- In years five and six, the carrier proposal switches its compliance measurement from share of all calls to share of VoLTE calls only. As VoLTE phones have not yet been widely adopted, this likely will lead to a major drop in location accuracy.
- Even under the optimistic and unlikely assumption that 50% of all calls will come from VoLTE phones in year five, the carrier proposal would only require an overall accuracy rate (within 50 meters) of 37.5 percent, less than half of the FCC's proposed 80 percent coverage in year five.
- The carrier plan would offer no support for the millions of users of 3G and 4G phones without a special, as-yet nonexistent, chipset. Thus, under the best-case scenario, no users of existing phones will ever be covered under the proposed carrier approach, leaving older phone users without enhanced 911 locations.
- There is no vertical accuracy requirement or timeline in the carrier proposal, only a three-year commitment to undertake an "assessment" of vertical status after three years and some level of undefined coverage in major markets by year six. The FCC proposal, by contrast, requires 3-meter vertical accuracy for 67% of calls by year three.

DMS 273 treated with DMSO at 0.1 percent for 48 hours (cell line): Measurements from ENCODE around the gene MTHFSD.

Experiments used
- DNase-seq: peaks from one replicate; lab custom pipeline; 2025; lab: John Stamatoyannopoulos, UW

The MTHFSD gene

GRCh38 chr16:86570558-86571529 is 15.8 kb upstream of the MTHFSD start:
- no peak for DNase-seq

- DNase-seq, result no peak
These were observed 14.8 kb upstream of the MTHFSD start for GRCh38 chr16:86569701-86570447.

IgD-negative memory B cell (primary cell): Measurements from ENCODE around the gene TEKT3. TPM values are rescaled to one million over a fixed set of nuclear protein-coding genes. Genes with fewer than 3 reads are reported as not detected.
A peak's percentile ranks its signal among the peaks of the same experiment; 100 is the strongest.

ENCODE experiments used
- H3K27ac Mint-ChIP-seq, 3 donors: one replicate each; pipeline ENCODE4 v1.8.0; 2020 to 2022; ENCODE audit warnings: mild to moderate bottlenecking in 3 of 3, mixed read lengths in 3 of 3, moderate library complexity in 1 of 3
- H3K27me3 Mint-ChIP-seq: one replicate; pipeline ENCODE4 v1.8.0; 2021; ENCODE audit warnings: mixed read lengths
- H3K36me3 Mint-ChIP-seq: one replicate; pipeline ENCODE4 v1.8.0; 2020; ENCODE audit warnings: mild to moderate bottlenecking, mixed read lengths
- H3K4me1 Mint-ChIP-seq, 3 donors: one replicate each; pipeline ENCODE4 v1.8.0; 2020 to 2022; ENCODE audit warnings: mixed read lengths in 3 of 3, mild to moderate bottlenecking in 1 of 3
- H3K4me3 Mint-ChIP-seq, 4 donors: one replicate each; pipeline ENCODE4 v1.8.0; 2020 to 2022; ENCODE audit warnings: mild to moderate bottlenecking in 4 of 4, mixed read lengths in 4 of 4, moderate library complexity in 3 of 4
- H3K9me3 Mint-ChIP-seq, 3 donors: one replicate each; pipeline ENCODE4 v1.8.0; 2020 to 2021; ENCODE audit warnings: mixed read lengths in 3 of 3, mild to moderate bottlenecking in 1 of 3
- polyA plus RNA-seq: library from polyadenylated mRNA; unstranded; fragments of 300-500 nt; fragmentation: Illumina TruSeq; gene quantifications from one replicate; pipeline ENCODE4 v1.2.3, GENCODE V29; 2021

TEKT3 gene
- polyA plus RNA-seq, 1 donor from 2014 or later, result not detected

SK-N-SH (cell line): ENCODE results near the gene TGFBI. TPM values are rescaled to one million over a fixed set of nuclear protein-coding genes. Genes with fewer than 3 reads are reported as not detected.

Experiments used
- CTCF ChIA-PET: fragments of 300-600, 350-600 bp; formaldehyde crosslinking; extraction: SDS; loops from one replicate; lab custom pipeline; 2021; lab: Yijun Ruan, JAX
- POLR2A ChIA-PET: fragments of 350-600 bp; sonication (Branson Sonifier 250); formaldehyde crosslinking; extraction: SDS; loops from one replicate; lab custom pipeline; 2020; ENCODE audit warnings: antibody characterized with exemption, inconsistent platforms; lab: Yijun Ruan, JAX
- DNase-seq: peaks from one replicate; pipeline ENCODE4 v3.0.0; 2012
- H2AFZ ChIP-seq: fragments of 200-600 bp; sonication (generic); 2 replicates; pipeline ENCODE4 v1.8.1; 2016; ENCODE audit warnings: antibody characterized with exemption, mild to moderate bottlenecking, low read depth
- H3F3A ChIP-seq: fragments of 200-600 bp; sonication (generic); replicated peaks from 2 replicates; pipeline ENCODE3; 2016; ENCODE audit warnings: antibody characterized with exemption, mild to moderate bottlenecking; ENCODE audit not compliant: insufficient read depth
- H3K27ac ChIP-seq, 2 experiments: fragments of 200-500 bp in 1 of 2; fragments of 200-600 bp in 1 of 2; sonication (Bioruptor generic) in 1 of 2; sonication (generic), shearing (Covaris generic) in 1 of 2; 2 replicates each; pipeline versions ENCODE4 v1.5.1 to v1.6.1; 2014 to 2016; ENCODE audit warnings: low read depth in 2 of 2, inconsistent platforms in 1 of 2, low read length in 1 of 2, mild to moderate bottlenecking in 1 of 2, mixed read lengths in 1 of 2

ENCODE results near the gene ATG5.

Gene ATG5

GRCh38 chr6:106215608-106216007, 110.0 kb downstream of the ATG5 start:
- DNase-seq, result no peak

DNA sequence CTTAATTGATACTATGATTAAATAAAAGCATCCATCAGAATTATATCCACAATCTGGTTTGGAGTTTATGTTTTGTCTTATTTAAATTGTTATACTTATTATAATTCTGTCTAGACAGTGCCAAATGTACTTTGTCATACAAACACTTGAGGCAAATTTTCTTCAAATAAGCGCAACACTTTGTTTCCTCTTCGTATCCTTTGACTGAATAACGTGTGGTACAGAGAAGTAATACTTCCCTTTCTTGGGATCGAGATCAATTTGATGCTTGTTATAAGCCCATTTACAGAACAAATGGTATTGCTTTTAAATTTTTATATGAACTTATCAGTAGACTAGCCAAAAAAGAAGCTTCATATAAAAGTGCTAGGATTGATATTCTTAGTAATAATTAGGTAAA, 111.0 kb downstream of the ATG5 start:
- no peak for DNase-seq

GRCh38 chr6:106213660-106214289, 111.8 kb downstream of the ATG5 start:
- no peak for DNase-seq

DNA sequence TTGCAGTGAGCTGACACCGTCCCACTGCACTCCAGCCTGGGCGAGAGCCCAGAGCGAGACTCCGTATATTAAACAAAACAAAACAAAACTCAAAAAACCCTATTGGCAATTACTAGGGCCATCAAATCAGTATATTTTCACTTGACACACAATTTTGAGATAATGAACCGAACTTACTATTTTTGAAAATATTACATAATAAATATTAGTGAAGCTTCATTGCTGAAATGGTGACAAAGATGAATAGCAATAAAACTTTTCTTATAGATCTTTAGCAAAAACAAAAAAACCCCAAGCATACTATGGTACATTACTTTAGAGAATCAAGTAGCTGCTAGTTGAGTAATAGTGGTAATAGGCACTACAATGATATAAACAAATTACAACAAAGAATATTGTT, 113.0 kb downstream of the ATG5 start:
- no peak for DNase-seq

In a joint letter submitted by former NENA President R. Craig Whittington, CALNENA President Danita Crombach, Angelo Salvucci of the EMS Directors Association of California, Richard Fiesta of the Alliance for Retired Americans, Claude Stout of Telecommunications for the Deaf and the heads of half a dozen other organizations representing the deaf and hard of hearing, the groups said:
"Despite the important roles our organizations play in representing public safety professionals, seniors, and deaf/hard of hearing Americans, we have been shut out of this process. Rather than working with other relevant stakeholders in an open and inclusive manner, the carriers have ignored any requests from our organizations to be involved, so we must share our deep concerns about the proposal openly. ... This plan is a blatant attempt by the carriers to delay, distract and dilute any proceedings that would impose real accuracy requirements that include FCC oversight and regulation. We urge you to dismiss it and adopt the strong and effective rule that the Commission has put forward."